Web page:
Shortly after Naronic's mysterious disappearance, the British Board of Trade convened at St. Georges Hall in Liverpool to hold an inquiry regarding the loss of Naronic. Naronic's stowage plans and cargo manifest were reviewed. Both the Board of Trade and White Star's owners basically ruled out load shift in high seas as being the probable cause for the ship to founder. Naronic's tug pilot, William Davis, was summoned to appear at the inquiry and stated that Naronic did depart Alexandra Dock in rough seas, but appeared to be handling well when he last saw her at his drop off point.

The captain of the White Star Liner Runic told a Liverpool newspaper reporter that it was possible that one of Naronic's engines could have malfunctioned resulting in a piston being shot down through her hull that would in-turn result in her sinking almost immediately.

The only problem with that theory and the "sinking immediately" business is the fact that Naronic obviously managed to launch 3 boats, and if you are a believer in the bottle messages, John Olsen, Cattleman, one of the mysterious message writers, stated "we've floated for 2 hours."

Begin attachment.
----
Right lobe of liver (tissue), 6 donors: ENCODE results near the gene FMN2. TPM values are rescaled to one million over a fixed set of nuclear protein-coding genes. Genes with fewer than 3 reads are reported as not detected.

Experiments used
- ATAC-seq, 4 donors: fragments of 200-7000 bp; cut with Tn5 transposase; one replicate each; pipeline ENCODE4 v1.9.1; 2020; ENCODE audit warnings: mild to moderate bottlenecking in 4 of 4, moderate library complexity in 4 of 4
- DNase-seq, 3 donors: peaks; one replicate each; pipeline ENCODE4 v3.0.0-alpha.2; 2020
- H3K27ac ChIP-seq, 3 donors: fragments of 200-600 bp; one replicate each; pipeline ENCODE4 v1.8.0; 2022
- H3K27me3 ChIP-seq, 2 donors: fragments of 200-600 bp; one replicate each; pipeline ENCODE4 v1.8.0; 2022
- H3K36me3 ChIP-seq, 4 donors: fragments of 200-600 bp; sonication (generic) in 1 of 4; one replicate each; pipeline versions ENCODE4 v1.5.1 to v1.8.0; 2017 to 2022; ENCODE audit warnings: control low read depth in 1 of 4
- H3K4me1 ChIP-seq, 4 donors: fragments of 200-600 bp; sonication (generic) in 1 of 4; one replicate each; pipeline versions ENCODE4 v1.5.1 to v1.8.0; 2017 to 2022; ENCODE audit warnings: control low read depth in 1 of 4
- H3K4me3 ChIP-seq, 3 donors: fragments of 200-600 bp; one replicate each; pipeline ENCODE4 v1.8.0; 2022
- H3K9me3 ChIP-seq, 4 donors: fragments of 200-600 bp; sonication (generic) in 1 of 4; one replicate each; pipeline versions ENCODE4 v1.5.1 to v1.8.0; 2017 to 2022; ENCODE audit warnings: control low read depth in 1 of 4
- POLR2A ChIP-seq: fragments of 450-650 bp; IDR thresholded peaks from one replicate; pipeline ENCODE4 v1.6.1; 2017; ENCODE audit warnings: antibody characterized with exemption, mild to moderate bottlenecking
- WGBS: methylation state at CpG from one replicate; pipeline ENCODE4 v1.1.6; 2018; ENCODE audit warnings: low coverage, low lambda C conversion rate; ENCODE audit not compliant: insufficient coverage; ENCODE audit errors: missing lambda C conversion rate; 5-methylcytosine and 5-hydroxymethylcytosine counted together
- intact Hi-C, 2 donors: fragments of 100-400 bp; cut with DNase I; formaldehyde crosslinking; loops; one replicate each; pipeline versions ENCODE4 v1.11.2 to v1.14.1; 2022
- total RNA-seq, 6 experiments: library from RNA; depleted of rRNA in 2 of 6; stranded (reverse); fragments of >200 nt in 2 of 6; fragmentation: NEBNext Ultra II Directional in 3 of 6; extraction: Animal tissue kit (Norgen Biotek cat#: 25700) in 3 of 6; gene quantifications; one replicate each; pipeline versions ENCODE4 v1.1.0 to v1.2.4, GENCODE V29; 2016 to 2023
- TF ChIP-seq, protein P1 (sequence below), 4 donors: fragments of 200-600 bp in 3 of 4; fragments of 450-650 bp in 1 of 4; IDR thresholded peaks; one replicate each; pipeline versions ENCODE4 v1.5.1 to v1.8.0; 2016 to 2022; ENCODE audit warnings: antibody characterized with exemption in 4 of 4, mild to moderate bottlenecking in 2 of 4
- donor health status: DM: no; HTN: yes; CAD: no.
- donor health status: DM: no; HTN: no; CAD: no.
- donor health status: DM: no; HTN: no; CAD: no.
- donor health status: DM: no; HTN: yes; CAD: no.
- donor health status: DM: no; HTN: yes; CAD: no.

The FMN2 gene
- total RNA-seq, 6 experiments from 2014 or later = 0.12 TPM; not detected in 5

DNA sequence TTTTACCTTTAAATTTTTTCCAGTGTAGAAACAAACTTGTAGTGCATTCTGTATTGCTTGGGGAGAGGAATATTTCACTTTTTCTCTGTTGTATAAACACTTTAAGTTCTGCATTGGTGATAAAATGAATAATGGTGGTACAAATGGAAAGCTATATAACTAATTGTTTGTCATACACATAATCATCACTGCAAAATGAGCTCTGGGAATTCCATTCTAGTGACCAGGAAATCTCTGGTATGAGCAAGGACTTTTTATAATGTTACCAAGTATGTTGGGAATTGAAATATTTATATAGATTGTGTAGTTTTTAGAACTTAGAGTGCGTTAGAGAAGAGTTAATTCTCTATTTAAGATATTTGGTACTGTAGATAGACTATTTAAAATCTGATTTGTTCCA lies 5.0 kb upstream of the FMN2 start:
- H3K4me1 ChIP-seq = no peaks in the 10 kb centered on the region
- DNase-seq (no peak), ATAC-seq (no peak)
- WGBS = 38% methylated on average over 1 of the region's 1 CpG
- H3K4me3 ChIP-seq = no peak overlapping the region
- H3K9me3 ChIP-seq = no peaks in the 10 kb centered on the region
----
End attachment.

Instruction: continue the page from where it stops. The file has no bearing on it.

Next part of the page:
The Board further refuted the legitimacy of the message bottles due to the fact that the names signed to the messages did not match any names on Naronic's passenger and crew roster. At least two names did not; L. Winsel and John Olsen (messages 2 and 1)  There is no mention of "- Young" and the 4th message had no signature at all.

 The Board went on to say that it was doubtful that Naronic had struck an iceberg due to the time of year, the location of her lifeboats, and the fact that no other ships had reported ice in that vicinity within a 90 mile radius. 

After researching some New York City newspapers of the day, the author discovered this wasn't exactly true.

On March 3, 1893, the British steamship Healthfield arrived in New York having departed from Hamburg. Her captain reported that his late arrival in New York was due to navigating through heavy ice fields at 48.40 N - 40.00 W. That would be about 400 miles east of St. John's, Newfoundland, an area very close to where Naronic would have been steaming through. 

Two days later, March 5, 1893, the British steamer Hummel arrived in NYC having departed from Bremen. Her skipper reported ice fields and small bergs at 47.50 N - 40.10 W; same general vicinity.

So why didn't the Board of Trade research this or hear of these reports? Maybe because it was just locally reported in New York?

It's difficult to understand why the Board of Trade would entirely dismiss 4 separate messages in bottles? Two in the US and one 2 in the UK. No one dismissed a message in a bottle found after the Collins Line steamer Pacific sailing from Liverpool for New York sank in 1856. (286 lives lost) And that was just one message, not four messages.